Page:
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~ Make the Batter ahead: Buttermilk & Bran Muffins ~

IMG_5181We all agree that a muffin is at its best as soon as it can be eaten -- as soon as it has cooled enough to pick it up with your fingertips and pull it apart.  For me, a warm muffin with a slather of softened butter or cream cheese is the ideal breakfast.  That's all comfy-cozy sounding, but, even I don't have the time or desire to get up early enough on any given morning to mix a batch of muffin batter. That's why, over the years, I've collected a few muffin recipes that allow me to make the batter ahead and pop it in the refrigerator for 1-3 days.  All I do when I wake up in the morning is scoop about a 1/2 cup of batter into a muffin cup and bake one (or 2-3) in my toaster oven.  By the time I'm out of the shower, my coffee is brewed and my muffin is baked!

IMG_5215Note:  Making muffin batter ahead doesn't work for all recipes. 

It's been my experience that making muffin batter ahead works for muffins that require little or no baking powder, and, works better for recipes that contain baking soda.  Why?  Both leaveners create gas bubbles, which cause the muffins to rise when baked.  In the case of baking powder, bubbles form the moment they are moistened, and, if the batter sits around prior to baking, the bubbles escape and collapse, resulting in dense, flat-topped muffins.  On the other hand, baking soda creates its gas bubbles when it is exposed to heat, making it the better choice for make-ahead batters.  That said, I have had success by adding baking soda to muffin batters that contain baking powder -- not in place of it, in addition to it.  Experiment on a recipe to recipe basis, but a good starting point is:  add 1/2 teaspoon baking soda for every 1 teaspoon of baking powder, keeping in mind that too much baking soda can leave anything with an odd aftertaste (which can be neutralized with some creamy acidity -- buttermilk, sour cream or yogurt).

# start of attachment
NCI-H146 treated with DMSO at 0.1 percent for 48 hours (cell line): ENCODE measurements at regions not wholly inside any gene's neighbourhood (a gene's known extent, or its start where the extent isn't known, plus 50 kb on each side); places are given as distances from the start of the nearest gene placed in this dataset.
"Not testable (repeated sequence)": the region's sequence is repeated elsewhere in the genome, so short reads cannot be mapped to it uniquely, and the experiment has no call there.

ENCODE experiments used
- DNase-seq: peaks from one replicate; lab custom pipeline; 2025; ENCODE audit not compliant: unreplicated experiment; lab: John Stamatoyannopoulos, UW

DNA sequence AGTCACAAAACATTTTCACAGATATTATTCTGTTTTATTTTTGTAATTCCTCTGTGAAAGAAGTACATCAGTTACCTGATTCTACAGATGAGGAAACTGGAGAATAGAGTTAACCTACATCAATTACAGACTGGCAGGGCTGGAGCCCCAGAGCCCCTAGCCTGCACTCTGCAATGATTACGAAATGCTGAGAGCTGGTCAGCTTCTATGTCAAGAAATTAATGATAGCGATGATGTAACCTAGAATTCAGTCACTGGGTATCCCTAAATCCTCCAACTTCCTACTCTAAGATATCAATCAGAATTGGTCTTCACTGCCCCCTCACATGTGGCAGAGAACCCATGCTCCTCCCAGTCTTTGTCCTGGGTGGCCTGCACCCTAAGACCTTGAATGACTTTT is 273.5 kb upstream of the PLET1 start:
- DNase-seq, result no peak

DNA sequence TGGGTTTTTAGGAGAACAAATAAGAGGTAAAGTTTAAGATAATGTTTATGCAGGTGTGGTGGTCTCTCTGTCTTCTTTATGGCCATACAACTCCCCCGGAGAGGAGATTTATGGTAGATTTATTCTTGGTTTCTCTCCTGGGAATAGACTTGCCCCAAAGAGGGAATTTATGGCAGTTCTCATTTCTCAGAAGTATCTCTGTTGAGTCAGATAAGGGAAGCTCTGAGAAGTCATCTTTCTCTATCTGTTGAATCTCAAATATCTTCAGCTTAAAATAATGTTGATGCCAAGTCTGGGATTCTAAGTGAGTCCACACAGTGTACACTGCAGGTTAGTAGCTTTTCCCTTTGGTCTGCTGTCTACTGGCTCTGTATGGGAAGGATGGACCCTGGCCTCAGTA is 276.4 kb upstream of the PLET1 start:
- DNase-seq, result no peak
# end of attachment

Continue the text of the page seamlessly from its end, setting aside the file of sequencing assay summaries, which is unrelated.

6a0120a8551282970b017c3733bfd9970bA bit about muffins:  American-style muffins fall into the category of a type of slightly-sweet or savory quick-bread that is made with all-purpose or cake flour, and, are leavened with baking powder and/or baking soda.  They're baked in multiple-cupped muffin pans, to produce individual-sized portions. Sometimes, for ease of serving, paper liners are placed in the cups and that option is yours, except:

Paper liners prevent muffins from browning on the outside.  Tip from Mel:  Use the liners for coarser bread-textured, corn and/or cheese muffins.  When making moister muffins, don't use liners.

Fruit, dried fruit, fruit juice, fruit puree, nuts, seeds and grains (usually bran or oats) are all common additions to sweet muffins.  In the recent history of muffins, chocolate, peanut butter, and/or toffee bits have become popular too. The latter list of sweets, while not my favorite, are not going to prompt me to call the food police -- even I like a chocolate chip thrown into the mix occasionally.  That said, when it comes to making muffin batter ahead of time, the rules change a bit:  dried ingredients (like dried papaya) work better than fresh, juicy ones (like fresh papaya), and, purees (like applesauce) are preferable to liquid ingredients (like apple juice).

IMG_5178My Muffin Commandment #1:  Thou shalt not frost muffins.

Muffins are topped with nothing, a sprinkling of coarse sugar, a mixture of sugar and cinnamon, or, a crumbly "streusel" prior to baking. Both sugar and streusel will add a pleasant crunch to a muffin's top. Please refrain from frosting muffins. I am not alone on this -- most pros won't do it. Save that frosting or glaze for cupcakes or cinnamon rolls, which beg for a sweet and creamy enhancement. While muffins are generally considered breakfast or brunch fare with coffee or tea, savory muffins, like corn or cheese muffins, are a great accompaniment to chili or a stew for lunch, or, a rack of ribs for dinner.